Speed Question jQuery.each vs. for loop

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Quick point. It might be beneficial to mention that we are using vanilla for loops instead of jQuery.each for speed (up to 84% faster). Using a for loop with variable caching produces even faster results jsperf – each vs for.


$.each(a, function() {
  e = this;

For Loop with Caching

for ( var i = 0, len = a.length; i < len; i++) { 
  e = a[ i] ;

For Loop without Caching
for (var i = 0; i < a.length; i++) {
  e = a[i];

Pre-calculated Length attempt precalculated-length
var len = a.length, i = 0;
for (i; i < len; i++) { 
    e = a[i]; 

Frequently Asked Questions (FAQs) about jQuery Each vs Loop

What is the main difference between jQuery each and a loop?

The main difference between jQuery each and a loop lies in their functionality and usage. jQuery each is a method that is used to iterate over an array or an object. It is a high-level, abstracted way of looping through elements, providing a simpler syntax and avoiding the need to manually increment counters. On the other hand, a loop, such as a for loop, is a fundamental programming construct that allows for repeated execution of a block of code. It provides more control over the iteration process, but requires manual management of the loop counter and condition.

Is jQuery each slower than a for loop?

Yes, jQuery each is generally slower than a for loop. This is because jQuery each involves function calls and overheads that a simple for loop does not have. However, the difference in speed is usually negligible in everyday coding and is only noticeable when dealing with a large number of iterations.

When should I use jQuery each instead of a for loop?

jQuery each is best used when you are working with arrays or objects and you want a simpler, more readable syntax. It is also useful when you want to avoid manually managing loop counters and conditions. However, if performance is a critical factor and you are dealing with a large number of iterations, a for loop would be a better choice.

Can I break out of a jQuery each loop?

Yes, you can break out of a jQuery each loop by returning false in the callback function. This is equivalent to the ‘break’ statement in a for loop. However, note that returning true in the callback function will not continue to the next iteration as it would in a for loop, but will instead just move on to the next item in the array or object.

How can I access the current index or element in a jQuery each loop?

In a jQuery each loop, the current index and element can be accessed through the parameters of the callback function. The first parameter represents the index and the second parameter represents the current element. For example, in the loop $.each(array, function(index, element) {...}), ‘index’ is the current index and ‘element’ is the current element.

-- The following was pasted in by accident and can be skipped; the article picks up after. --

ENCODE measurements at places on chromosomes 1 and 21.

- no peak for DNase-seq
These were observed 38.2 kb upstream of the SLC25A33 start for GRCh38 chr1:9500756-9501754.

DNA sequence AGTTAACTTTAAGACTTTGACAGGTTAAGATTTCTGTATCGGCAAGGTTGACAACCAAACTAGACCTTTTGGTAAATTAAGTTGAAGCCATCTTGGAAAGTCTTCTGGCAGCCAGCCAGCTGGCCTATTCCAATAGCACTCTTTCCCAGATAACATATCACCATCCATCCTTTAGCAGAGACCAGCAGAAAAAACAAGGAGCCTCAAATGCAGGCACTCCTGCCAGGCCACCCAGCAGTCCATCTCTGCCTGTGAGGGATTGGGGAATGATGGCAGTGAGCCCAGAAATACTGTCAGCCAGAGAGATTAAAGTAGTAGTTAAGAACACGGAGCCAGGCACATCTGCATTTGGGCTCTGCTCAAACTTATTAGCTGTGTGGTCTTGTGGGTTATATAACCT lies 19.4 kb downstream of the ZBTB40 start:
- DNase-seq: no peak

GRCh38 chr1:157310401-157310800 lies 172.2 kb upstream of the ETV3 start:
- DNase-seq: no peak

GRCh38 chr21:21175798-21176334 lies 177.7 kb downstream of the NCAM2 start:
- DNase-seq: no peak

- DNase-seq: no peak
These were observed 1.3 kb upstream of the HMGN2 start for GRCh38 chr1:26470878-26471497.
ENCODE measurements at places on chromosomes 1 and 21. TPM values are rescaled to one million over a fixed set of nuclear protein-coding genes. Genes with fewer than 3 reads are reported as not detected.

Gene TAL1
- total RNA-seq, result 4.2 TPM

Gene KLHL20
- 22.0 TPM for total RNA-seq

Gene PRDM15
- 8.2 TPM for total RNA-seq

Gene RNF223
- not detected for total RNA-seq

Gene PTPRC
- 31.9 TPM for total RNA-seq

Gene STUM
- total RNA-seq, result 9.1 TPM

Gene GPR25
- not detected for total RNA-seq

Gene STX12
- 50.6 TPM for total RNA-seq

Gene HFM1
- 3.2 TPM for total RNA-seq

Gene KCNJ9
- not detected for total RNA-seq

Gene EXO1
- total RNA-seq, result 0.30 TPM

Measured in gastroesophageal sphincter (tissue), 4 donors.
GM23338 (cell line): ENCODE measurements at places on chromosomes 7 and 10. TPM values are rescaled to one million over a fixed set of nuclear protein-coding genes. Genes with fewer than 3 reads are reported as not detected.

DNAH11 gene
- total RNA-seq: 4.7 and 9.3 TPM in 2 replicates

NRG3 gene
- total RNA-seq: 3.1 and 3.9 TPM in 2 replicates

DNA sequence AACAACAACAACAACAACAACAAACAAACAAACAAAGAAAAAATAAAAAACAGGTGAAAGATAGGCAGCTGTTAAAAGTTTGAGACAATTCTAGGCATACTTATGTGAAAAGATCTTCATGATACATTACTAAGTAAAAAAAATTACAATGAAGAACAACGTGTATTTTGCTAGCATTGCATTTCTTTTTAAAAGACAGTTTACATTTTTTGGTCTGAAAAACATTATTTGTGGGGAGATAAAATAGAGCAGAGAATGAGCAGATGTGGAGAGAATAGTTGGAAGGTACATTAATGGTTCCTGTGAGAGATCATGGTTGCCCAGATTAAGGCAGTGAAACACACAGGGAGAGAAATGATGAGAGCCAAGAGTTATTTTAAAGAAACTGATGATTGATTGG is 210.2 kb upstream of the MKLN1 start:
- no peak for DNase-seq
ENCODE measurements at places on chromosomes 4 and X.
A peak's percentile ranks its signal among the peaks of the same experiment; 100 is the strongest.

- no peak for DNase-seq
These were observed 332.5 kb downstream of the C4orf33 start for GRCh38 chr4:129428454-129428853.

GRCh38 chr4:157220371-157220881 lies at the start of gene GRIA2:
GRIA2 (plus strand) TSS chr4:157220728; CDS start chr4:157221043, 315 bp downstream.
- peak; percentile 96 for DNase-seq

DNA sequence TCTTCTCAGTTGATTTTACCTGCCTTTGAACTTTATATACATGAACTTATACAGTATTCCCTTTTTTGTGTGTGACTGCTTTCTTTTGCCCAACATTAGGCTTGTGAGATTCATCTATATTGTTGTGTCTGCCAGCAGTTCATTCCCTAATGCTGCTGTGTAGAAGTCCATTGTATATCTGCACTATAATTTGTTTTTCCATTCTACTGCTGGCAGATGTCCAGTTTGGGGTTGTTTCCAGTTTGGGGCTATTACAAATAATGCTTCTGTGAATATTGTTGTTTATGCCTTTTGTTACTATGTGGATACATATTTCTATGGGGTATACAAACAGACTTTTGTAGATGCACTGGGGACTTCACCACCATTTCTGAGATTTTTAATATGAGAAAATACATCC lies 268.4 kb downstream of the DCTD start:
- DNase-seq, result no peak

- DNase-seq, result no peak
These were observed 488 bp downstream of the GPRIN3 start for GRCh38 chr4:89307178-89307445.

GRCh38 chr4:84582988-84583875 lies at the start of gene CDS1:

Can I use jQuery each with a NodeList or HTMLCollection?

Yes, jQuery each can be used with a NodeList or HTMLCollection. However, note that the ‘this’ keyword within the callback function will refer to a native DOM element, not a jQuery object. To use jQuery methods on the element, you will need to wrap it in the jQuery function, like so: $(this).

Is there a performance difference between jQuery each and JavaScript’s native forEach method?

Yes, there is a performance difference between jQuery each and JavaScript’s native forEach method. Generally, native JavaScript methods are faster than jQuery methods because they do not have the overhead of jQuery’s abstraction. However, the difference in speed is usually negligible in everyday coding.

Can I use jQuery each with an object?

Yes, jQuery each can be used with an object. The callback function will be called for each property on the object, with the property name and value as its parameters.

How does jQuery each handle sparse arrays?

jQuery each handles sparse arrays by skipping over the undefined indices. This is different from a for loop, which will include the undefined indices in the iteration.

Can I use jQuery each in a chain of jQuery methods?

Yes, jQuery each can be used in a chain of jQuery methods. However, note that it does not return the original jQuery object, but instead returns the result of the iteration. This means that you cannot continue the chain after using each.

Sam DeeringSam Deering
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Sam Deering has 15+ years of programming and website development experience. He was a website consultant at Console, ABC News, Flight Centre, Sapient Nitro, and the QLD Government and runs a tech blog with over 1 million views per month. Currently, Sam is the Founder of Crypto News, Australia.

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